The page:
A variety of cokes formed in the reactor and transfer lines of a commercial ethylene dichloride pyrolysis process producing a vinyl chloride monomer were characterized by optical and electron scanning microscopies to determine the mechanism by which they were formed and to find means for suppressing this coke formation. Typical columnar pyrolytic carbon was found on the reactor wall, which was anisotropic carbon of granular appearance. Deposits of carbon found in the transfer lines of product and feed varied in amount and composition, depending on the location of the deposition. The latter carbon appeared to be formed through a mechanism similar to refluxing carbonization of reactive species such as chloroprene and acetylene, which are easily oligomerized, can precipitate on the wall, and finally yield carbon after the repeated dissolution and precipitation. The temperature and kinds of reactive species in the product and feed may define the extent of adhesion, coalescence, and growth of carbon primary granules and may induce their softening during carbonization.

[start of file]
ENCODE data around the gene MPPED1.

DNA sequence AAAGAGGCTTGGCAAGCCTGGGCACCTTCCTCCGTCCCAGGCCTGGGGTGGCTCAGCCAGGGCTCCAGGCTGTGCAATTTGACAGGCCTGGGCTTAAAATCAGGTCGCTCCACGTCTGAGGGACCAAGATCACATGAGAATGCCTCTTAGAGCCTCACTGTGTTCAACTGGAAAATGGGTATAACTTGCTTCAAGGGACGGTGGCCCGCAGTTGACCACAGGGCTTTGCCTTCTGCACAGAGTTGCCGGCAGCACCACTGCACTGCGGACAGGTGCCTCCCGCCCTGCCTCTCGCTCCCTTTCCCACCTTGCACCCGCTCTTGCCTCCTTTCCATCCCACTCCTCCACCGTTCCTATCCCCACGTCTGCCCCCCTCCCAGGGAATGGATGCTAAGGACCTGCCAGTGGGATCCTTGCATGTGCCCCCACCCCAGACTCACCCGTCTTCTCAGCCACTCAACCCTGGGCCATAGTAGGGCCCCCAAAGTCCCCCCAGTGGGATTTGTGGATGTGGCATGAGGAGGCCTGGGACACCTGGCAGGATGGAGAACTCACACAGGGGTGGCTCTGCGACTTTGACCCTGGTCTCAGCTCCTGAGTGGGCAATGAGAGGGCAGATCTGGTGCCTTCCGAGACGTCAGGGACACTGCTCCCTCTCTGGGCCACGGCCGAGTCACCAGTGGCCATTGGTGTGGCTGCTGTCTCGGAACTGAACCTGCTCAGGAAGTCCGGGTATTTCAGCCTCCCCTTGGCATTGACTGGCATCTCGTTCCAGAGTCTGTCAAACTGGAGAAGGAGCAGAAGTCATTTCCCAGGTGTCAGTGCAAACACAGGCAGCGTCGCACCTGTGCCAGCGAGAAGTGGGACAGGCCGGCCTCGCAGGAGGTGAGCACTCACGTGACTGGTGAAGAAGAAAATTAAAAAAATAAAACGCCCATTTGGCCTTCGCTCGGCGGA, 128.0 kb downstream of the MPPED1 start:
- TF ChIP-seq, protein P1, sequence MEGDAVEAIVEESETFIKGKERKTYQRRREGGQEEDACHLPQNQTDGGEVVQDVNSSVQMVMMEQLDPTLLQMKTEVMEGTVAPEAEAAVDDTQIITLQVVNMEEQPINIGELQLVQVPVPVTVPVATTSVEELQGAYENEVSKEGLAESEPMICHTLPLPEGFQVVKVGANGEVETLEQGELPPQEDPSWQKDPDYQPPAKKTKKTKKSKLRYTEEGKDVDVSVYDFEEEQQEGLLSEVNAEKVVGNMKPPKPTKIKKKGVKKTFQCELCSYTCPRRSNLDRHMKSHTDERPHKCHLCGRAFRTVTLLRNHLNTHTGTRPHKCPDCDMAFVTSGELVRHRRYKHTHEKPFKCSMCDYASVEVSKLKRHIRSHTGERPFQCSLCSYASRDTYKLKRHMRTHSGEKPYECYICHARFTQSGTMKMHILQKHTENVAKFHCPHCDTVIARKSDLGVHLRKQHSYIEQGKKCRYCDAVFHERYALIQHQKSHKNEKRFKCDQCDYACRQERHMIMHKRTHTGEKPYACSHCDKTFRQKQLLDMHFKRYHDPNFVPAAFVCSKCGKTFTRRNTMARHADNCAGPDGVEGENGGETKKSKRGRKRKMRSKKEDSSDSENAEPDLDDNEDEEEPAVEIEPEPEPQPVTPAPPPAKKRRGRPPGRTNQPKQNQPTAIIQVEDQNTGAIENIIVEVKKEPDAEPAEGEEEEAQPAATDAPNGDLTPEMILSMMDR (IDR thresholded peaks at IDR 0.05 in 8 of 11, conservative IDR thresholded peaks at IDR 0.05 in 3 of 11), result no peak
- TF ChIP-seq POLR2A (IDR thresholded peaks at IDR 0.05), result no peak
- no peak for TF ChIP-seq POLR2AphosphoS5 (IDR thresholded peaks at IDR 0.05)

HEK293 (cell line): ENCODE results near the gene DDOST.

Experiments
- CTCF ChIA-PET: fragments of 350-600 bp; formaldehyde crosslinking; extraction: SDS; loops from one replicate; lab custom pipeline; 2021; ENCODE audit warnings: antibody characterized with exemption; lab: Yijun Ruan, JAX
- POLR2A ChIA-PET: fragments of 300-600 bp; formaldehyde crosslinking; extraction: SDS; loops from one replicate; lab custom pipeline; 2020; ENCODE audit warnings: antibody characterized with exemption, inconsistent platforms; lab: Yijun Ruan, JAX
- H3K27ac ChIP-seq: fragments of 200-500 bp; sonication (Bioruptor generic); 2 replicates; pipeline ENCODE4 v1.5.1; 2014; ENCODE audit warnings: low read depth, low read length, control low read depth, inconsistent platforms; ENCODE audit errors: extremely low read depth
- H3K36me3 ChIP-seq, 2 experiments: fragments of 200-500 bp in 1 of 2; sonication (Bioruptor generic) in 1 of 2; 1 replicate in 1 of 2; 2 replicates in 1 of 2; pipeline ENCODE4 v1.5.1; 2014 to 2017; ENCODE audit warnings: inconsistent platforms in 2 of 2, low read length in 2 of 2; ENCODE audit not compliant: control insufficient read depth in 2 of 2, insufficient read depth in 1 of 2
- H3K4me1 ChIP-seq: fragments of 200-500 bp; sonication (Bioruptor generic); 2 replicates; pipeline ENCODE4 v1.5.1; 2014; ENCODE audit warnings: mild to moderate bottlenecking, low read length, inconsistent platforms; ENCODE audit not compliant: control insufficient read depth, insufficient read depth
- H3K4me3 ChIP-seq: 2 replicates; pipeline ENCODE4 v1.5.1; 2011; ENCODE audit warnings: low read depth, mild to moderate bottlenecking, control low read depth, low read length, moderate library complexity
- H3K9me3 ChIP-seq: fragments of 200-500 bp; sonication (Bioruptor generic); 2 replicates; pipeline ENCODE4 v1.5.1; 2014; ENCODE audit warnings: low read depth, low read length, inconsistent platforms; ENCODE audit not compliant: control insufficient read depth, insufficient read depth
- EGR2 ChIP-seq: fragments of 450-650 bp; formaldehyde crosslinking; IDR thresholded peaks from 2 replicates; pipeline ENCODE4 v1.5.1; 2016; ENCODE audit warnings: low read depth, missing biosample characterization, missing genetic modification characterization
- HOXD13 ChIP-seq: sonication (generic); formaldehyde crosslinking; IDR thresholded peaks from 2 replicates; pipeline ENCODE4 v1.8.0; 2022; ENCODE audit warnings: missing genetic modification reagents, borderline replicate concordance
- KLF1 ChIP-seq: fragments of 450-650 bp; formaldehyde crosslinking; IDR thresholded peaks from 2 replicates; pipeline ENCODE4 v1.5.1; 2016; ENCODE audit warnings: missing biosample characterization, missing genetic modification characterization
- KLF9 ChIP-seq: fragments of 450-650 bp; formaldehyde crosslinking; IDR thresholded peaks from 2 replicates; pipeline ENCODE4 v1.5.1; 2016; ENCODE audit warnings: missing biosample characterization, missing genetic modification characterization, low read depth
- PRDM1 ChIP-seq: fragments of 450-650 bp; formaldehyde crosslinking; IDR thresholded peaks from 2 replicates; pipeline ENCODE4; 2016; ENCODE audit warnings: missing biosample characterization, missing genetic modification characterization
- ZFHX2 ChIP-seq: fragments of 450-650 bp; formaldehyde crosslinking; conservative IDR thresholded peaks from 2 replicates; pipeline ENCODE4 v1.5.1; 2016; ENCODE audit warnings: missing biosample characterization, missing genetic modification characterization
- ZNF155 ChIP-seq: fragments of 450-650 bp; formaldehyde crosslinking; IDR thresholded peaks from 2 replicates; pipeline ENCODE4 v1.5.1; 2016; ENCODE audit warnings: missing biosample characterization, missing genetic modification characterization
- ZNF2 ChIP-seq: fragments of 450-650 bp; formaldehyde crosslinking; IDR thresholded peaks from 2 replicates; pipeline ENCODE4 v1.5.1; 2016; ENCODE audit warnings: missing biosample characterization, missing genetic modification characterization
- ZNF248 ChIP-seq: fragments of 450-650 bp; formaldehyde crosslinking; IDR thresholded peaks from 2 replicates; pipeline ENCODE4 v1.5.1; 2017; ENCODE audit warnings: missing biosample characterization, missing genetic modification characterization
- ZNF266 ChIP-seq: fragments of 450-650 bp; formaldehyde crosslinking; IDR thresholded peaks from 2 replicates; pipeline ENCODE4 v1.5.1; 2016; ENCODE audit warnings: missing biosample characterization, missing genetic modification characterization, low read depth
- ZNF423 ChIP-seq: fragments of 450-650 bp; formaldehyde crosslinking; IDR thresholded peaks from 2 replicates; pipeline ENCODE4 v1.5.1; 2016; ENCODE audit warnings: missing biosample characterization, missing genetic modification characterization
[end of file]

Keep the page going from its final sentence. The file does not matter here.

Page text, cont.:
All Science Journal Classification (ASJC) codes
- Chemical Engineering(all)
- Industrial and Manufacturing Engineering